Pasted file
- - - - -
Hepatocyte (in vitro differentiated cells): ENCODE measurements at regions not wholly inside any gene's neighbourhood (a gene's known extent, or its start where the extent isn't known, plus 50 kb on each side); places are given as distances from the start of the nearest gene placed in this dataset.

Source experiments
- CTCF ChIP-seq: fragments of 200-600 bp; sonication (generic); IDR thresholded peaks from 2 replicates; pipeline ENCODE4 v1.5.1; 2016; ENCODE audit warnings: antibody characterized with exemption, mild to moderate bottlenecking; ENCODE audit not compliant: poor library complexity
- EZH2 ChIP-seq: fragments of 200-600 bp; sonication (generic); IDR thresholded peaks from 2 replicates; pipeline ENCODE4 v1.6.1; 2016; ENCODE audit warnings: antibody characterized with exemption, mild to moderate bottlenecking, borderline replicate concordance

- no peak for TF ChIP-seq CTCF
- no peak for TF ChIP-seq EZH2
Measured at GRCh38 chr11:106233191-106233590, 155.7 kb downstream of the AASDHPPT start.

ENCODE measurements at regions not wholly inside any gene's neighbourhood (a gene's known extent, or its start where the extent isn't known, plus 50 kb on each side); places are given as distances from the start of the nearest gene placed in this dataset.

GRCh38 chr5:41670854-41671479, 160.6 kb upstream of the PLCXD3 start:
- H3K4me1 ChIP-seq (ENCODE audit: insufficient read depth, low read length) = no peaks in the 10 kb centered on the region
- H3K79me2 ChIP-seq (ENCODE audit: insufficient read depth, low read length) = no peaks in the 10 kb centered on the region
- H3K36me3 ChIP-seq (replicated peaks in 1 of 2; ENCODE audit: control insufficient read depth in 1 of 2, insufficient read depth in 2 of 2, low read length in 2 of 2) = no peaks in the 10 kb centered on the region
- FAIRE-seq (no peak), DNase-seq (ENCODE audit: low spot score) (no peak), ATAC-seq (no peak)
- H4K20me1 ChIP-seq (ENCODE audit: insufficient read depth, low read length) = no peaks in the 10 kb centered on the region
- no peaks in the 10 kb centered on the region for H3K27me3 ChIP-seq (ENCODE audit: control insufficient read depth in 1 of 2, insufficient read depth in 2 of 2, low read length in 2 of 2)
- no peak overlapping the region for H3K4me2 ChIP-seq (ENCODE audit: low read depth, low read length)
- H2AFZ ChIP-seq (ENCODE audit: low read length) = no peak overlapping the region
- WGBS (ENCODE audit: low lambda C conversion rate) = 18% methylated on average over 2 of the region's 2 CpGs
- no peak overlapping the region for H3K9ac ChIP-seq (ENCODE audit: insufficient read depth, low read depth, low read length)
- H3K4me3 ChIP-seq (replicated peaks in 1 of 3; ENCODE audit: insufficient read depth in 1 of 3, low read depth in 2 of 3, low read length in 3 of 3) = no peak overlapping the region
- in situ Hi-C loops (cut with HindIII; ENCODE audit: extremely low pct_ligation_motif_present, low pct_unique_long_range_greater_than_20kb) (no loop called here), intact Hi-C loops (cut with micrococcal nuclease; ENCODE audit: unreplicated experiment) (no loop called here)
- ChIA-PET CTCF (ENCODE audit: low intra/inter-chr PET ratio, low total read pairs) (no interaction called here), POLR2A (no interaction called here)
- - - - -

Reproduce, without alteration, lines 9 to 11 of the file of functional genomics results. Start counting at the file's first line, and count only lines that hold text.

GRCh38 chr5:41670854-41671479, 160.6 kb upstream of the PLCXD3 start:
- H3K4me1 ChIP-seq (ENCODE audit: insufficient read depth, low read length) = no peaks in the 10 kb centered on the region
- H3K79me2 ChIP-seq (ENCODE audit: insufficient read depth, low read length) = no peaks in the 10 kb centered on the region